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Publication numberUS20040135826 A1
Publication typeApplication
Application numberUS 10/341,650
Publication dateJul 15, 2004
Filing dateJan 14, 2003
Priority dateJan 14, 2003
Also published asWO2004066118A2, WO2004066118A3
Publication number10341650, 341650, US 2004/0135826 A1, US 2004/135826 A1, US 20040135826 A1, US 20040135826A1, US 2004135826 A1, US 2004135826A1, US-A1-20040135826, US-A1-2004135826, US2004/0135826A1, US2004/135826A1, US20040135826 A1, US20040135826A1, US2004135826 A1, US2004135826A1
InventorsCraig Pickering
Original AssigneeCraig Pickering
Export CitationBiBTeX, EndNote, RefMan
External Links: USPTO, USPTO Assignment, Espacenet
Method for defining a range of objects
US 20040135826 A1
Abstract
An improved method for defining a range of objects is described, illustrated and claimed. The novel system and method allows for quick and efficient definition of all or a portion of a plurality of objects and, optionally, applies a rule thereto. A first and a second slideable selector are positioned relative to at least one object in a plurality of objects. A range is defined relative to the objects located within and including the objects relative to said first and second slideable selectors. A rule may then be applied to the range of objects defined by said first and second slideable selectors.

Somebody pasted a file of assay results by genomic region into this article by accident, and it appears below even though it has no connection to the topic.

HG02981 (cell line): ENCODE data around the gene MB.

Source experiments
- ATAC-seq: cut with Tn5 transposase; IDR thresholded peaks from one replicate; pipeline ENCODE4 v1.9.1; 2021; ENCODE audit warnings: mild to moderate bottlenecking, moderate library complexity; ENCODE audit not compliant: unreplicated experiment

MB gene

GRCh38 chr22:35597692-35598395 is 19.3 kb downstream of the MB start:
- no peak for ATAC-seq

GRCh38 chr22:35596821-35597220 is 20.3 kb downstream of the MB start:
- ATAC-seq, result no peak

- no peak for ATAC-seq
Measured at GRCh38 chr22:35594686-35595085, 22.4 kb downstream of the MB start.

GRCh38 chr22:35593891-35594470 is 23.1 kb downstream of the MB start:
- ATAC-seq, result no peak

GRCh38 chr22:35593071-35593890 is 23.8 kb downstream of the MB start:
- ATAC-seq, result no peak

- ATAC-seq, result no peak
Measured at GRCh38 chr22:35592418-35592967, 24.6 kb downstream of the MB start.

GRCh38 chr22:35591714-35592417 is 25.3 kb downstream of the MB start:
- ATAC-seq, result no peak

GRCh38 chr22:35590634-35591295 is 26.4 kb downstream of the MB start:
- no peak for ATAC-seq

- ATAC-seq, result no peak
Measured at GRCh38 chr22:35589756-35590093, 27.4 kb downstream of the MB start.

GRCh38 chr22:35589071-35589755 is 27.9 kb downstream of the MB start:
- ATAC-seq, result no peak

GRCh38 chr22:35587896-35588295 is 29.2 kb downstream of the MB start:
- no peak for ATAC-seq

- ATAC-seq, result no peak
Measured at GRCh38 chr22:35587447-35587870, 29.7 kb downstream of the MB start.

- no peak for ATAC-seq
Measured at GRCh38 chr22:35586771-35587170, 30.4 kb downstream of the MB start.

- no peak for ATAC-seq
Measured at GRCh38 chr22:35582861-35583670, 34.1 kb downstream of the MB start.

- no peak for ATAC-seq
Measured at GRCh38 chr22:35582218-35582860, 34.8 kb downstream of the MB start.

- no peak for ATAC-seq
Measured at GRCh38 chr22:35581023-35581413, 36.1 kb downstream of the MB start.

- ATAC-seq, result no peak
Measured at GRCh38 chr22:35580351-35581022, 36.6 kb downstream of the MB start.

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Claims(18)
What is claimed is:
1. A method for defining a range associated with one or more objects, comprising the steps of:
displaying a plurality of objects;
displaying a first and a second selector, wherein said first and said second selector can be positioned relative to said plurality of objects;
positioning said first selector relative to one of said plurality of objects; and
positioning said second selector relative to one of said plurality of objects, wherein the objects located between said first and said second selector defines said range.
2. The method of claim 1, further comprising the steps of:
receiving an actuation to move said first and second selectors to be positioned relative to different objects of the plurality of objects and maintaining the said range relative to the different objects.
3. The method of claim 1, further comprising the step of:
allowing said first and second selectors to be relative to the same object, wherein said range only includes that object.
4. The method of claim 1, wherein said first selector is used to define a lower end of said range and said second selector is used to define an upper end of said range, further comprising the step of: